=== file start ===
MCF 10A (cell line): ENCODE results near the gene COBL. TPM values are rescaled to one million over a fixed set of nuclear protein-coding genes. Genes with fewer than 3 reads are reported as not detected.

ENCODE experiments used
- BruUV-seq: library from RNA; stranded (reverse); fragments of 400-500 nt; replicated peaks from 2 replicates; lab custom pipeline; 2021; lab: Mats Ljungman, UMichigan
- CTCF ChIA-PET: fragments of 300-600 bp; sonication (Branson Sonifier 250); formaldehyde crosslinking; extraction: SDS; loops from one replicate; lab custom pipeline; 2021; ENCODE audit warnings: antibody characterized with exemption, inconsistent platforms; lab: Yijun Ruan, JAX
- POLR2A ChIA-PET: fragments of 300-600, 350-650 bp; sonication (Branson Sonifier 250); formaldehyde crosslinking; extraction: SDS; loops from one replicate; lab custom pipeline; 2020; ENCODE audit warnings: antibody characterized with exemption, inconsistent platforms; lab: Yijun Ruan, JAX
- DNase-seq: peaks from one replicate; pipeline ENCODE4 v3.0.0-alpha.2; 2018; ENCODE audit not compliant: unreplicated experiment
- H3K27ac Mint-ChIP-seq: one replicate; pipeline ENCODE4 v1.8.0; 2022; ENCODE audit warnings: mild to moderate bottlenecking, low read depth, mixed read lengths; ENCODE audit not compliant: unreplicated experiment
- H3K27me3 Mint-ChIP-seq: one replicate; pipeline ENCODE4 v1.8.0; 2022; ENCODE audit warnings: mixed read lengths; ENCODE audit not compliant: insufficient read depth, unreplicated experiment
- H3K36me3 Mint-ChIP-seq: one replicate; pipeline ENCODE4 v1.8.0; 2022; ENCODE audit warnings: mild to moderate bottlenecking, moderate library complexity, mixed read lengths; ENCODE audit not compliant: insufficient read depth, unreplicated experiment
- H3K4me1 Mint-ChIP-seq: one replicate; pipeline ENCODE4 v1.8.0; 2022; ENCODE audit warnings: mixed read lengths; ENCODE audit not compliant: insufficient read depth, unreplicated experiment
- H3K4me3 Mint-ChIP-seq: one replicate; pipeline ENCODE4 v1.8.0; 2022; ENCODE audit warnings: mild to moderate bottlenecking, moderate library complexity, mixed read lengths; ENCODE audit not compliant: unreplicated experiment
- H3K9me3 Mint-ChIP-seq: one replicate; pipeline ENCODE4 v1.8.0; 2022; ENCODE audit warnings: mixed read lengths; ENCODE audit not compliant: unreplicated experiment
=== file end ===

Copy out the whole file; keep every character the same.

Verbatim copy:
MCF 10A (cell line): ENCODE results near the gene COBL. TPM values are rescaled to one million over a fixed set of nuclear protein-coding genes. Genes with fewer than 3 reads are reported as not detected.

ENCODE experiments used
- BruUV-seq: library from RNA; stranded (reverse); fragments of 400-500 nt; replicated peaks from 2 replicates; lab custom pipeline; 2021; lab: Mats Ljungman, UMichigan
- CTCF ChIA-PET: fragments of 300-600 bp; sonication (Branson Sonifier 250); formaldehyde crosslinking; extraction: SDS; loops from one replicate; lab custom pipeline; 2021; ENCODE audit warnings: antibody characterized with exemption, inconsistent platforms; lab: Yijun Ruan, JAX
- POLR2A ChIA-PET: fragments of 300-600, 350-650 bp; sonication (Branson Sonifier 250); formaldehyde crosslinking; extraction: SDS; loops from one replicate; lab custom pipeline; 2020; ENCODE audit warnings: antibody characterized with exemption, inconsistent platforms; lab: Yijun Ruan, JAX
- DNase-seq: peaks from one replicate; pipeline ENCODE4 v3.0.0-alpha.2; 2018; ENCODE audit not compliant: unreplicated experiment
- H3K27ac Mint-ChIP-seq: one replicate; pipeline ENCODE4 v1.8.0; 2022; ENCODE audit warnings: mild to moderate bottlenecking, low read depth, mixed read lengths; ENCODE audit not compliant: unreplicated experiment
- H3K27me3 Mint-ChIP-seq: one replicate; pipeline ENCODE4 v1.8.0; 2022; ENCODE audit warnings: mixed read lengths; ENCODE audit not compliant: insufficient read depth, unreplicated experiment
- H3K36me3 Mint-ChIP-seq: one replicate; pipeline ENCODE4 v1.8.0; 2022; ENCODE audit warnings: mild to moderate bottlenecking, moderate library complexity, mixed read lengths; ENCODE audit not compliant: insufficient read depth, unreplicated experiment
- H3K4me1 Mint-ChIP-seq: one replicate; pipeline ENCODE4 v1.8.0; 2022; ENCODE audit warnings: mixed read lengths; ENCODE audit not compliant: insufficient read depth, unreplicated experiment
- H3K4me3 Mint-ChIP-seq: one replicate; pipeline ENCODE4 v1.8.0; 2022; ENCODE audit warnings: mild to moderate bottlenecking, moderate library complexity, mixed read lengths; ENCODE audit not compliant: unreplicated experiment
- H3K9me3 Mint-ChIP-seq: one replicate; pipeline ENCODE4 v1.8.0; 2022; ENCODE audit warnings: mixed read lengths; ENCODE audit not compliant: unreplicated experiment